Written by Dennis Potter, based on the novel by Thomas Hardy
Directed by David Giles
Starring Alan Bates, Janet Maw, Jack Galloway, Anne Stallybrass, Anna Massey
- Thomas Hardy biography
Released by Acorn Media
Rating: NR, suitable for most audiences 13+
Anamorphic: N/A; appears in its original 1.33:1 format.
Based on the novel by Thomas Hardy, The Mayor of Casterbridge tells the tale of Michael Henchard (Bates), who in a fit of sullen despair and drunkenness sells his wife Susan (Stallybrass) and baby daughter to a kindly sailor at a country fair. When he sobers up, the gravity of what he has done comes home to him, and he vows never to drink again, a promise he keeps for nineteen years. Now, however, the sailor is presumed lost at sea, and Susan has come looking for her erstwhile husband. Henchard, meanwhile, has become the much-respected Mayor of the town of Casterbridge, though of course the townsfolk know nothing of his shameful past. He also plans to marry again, but Susan has something to say about this.
[ad#longpost]The film, like the book before it, raises interesting questions about the nature of justice: can we ever really put our shames behind us? At what point can we truly say we’ve turned a new leaf and started over? How long should we pay for our crimes, and can you really get away with dodging your responsibilities? It is clear that Henchard attempted to make amends for his actions, but it is less clear if he ever truly takes responsibility. And what of Susan’s part in the tragedy?
The director and cinematographer do a wonderful job using the terrain of Wessex to help tell the story. The opening scenes where young Henchard and Susan are struggling to feed themselves have gloomy, dark skies and dark colors, whereas later, when Henchard’s life is looking up and he seems to have become a better man, the skies are brighter and things are more colorful. Alan Bates as the benighted Henchard is splendid; you feel for his situation, but you know his hell is one of his own making, and he can never quite learn from his own mistakes and the only “conscience” he ever shows is plain guilt.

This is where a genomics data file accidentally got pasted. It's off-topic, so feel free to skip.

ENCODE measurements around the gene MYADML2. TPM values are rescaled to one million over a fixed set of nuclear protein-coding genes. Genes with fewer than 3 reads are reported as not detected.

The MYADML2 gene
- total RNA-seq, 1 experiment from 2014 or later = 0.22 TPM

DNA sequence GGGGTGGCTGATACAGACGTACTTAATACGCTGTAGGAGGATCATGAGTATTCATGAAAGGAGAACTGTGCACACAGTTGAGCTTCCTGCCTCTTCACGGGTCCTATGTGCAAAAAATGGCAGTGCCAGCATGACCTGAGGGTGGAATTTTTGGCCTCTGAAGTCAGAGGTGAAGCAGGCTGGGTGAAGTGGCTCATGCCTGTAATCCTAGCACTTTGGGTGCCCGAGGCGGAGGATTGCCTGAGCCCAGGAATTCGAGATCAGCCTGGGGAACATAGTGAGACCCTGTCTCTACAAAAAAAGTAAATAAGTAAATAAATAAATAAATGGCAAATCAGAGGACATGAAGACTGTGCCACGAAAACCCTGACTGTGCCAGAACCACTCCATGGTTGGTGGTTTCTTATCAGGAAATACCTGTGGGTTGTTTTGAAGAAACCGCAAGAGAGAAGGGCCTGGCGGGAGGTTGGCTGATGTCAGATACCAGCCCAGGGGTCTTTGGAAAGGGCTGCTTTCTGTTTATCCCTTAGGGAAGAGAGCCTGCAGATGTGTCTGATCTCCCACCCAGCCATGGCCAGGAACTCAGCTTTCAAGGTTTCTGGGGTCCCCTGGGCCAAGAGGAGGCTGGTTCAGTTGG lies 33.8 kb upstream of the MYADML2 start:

The only feature on this release is a Thomas Hardy bio, which, while interesting, is less than one would hope. A novel of this import deserves a commentary track by a distinguished professor of Victorian novels and/or a biography of Hardy. Maps of the real Dorchester, upon which the fictional Casterbridge was based, a PDF file of the novel itself, a Hardy bibliography, and even a look at the laws of the day regarding the selling of one’s wife and kin would have been excellent inclusions, as well. They really should consult with me on these things, you know?
Whether you think Henchard gets what he deserves or gets a raw deal, The Mayor of Casterbridge will envelope you in its saga of country squires and wronged women. Fans of costume and historical drama will enjoy this one, as will fans of psychological drama and human nature. Decide for yourself if Henchard’s fall is the result of hubris, deep selfishness, Cruel Fate, or of mere social ineptitude. If you enjoy this film version, please read the novel, as it is unimaginably better.